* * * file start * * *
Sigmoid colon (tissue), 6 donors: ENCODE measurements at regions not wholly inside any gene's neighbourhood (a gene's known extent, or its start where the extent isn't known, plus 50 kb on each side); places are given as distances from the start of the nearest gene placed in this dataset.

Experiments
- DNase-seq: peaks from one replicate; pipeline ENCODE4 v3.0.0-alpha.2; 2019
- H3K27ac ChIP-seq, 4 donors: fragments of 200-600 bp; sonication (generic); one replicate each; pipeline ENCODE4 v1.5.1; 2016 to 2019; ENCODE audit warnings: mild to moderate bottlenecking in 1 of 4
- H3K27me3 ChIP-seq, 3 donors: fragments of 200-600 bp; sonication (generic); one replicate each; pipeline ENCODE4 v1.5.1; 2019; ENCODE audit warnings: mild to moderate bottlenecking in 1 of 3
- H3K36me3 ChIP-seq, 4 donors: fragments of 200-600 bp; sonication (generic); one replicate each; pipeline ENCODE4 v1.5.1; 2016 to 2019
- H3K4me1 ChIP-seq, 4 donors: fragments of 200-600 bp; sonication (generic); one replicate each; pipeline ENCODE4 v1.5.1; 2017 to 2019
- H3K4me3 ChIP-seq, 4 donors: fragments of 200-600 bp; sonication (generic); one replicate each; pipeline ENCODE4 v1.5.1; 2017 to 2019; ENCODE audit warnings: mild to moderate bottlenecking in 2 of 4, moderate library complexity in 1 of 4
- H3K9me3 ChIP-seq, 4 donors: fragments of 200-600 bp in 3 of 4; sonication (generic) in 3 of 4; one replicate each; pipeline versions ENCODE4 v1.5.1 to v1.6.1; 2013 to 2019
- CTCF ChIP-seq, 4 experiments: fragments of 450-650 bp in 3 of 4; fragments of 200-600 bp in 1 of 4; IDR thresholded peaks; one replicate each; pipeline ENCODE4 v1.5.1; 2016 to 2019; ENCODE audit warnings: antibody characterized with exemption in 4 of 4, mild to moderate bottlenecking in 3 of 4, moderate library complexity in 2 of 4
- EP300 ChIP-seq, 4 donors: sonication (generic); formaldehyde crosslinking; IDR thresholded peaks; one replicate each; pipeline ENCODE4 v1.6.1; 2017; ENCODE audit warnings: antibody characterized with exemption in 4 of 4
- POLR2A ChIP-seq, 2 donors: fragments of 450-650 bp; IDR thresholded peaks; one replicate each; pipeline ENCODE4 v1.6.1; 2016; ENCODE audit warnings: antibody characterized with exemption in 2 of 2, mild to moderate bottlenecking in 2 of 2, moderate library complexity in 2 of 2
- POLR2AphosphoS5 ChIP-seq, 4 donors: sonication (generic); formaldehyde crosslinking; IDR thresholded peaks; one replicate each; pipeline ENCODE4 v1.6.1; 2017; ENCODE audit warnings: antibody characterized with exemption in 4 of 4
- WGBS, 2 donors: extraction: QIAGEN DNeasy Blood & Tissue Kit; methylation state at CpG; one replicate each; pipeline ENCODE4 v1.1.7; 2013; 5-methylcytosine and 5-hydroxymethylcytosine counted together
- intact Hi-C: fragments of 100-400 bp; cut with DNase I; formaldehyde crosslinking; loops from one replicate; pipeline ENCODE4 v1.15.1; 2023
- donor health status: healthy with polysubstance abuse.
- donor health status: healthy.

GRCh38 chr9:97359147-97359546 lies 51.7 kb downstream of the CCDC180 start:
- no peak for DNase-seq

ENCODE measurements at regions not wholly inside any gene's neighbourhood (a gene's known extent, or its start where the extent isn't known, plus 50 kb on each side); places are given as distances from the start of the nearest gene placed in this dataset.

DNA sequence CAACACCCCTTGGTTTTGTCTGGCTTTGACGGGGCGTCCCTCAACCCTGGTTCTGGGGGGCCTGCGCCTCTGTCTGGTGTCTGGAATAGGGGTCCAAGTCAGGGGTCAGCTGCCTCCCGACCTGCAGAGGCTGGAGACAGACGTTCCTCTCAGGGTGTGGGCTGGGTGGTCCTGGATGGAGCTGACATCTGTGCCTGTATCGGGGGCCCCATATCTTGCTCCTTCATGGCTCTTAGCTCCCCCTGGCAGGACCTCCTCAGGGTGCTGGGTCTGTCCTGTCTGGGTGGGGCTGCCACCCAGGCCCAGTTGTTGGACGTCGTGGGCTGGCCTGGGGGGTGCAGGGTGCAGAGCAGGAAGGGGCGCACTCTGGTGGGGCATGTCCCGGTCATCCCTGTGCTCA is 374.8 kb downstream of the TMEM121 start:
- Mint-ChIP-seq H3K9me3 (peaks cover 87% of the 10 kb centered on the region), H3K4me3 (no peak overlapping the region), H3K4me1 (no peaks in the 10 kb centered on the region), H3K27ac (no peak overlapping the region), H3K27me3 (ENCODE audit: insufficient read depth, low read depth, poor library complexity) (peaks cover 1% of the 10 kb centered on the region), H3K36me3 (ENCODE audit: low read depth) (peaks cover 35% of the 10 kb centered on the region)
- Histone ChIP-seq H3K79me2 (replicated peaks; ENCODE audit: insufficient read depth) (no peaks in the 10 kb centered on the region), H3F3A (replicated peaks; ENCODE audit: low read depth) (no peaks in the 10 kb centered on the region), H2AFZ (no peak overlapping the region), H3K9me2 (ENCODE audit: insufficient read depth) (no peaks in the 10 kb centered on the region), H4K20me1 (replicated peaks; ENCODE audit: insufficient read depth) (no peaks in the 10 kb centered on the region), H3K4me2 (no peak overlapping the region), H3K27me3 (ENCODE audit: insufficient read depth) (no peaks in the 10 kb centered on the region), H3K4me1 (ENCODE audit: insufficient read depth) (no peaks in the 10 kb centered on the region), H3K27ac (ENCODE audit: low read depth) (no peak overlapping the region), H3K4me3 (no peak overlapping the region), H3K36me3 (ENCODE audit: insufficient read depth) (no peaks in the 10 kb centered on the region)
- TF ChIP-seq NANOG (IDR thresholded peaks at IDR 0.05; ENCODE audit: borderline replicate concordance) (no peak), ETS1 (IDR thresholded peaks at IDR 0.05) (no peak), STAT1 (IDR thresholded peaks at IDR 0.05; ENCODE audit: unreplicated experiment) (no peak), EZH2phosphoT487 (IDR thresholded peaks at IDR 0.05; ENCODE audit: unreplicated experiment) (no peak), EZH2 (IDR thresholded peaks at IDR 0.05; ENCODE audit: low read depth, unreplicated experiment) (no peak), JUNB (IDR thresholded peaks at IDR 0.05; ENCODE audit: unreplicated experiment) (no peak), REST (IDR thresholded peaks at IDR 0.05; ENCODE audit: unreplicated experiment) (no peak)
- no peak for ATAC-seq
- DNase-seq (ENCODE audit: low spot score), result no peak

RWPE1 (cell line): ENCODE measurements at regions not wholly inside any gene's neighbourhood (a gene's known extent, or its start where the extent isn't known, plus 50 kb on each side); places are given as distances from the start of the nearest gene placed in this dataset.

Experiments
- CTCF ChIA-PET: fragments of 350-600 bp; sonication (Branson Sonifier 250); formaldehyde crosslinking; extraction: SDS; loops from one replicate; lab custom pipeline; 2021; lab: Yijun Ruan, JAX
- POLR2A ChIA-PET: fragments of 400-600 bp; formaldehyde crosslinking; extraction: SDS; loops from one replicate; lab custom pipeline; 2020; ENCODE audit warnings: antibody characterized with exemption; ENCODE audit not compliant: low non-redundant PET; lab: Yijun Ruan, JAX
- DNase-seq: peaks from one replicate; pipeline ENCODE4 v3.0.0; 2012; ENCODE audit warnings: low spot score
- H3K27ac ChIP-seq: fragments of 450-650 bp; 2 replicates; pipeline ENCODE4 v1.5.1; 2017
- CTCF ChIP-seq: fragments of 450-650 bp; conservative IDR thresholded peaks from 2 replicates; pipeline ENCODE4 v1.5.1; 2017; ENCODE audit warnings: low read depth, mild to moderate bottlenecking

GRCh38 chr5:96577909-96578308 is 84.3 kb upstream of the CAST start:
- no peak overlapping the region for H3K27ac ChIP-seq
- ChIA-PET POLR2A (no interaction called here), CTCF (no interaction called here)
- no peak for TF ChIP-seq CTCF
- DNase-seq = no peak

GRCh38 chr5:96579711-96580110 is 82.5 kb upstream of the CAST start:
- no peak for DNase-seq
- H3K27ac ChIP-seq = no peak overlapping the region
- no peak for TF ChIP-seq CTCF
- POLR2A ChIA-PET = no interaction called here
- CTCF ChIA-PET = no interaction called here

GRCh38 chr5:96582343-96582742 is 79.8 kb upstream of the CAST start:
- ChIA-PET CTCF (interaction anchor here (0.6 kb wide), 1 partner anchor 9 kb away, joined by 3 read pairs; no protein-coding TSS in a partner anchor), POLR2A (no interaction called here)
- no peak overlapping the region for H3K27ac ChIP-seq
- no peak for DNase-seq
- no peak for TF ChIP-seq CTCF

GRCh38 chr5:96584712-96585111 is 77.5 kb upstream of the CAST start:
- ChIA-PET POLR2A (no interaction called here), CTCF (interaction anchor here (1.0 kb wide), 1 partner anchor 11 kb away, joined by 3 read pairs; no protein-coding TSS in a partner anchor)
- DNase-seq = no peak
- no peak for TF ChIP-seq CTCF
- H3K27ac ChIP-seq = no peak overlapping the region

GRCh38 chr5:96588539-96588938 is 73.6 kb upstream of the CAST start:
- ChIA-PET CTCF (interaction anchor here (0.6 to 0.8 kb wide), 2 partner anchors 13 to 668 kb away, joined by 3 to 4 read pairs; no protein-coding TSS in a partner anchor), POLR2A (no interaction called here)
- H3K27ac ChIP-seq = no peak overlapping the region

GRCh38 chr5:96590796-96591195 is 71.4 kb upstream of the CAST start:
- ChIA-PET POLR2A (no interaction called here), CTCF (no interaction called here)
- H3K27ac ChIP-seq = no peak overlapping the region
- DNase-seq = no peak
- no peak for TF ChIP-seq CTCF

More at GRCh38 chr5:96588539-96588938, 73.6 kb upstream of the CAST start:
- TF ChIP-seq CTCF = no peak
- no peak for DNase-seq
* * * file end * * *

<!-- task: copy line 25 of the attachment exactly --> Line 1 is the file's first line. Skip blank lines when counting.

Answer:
- no peak for ATAC-seq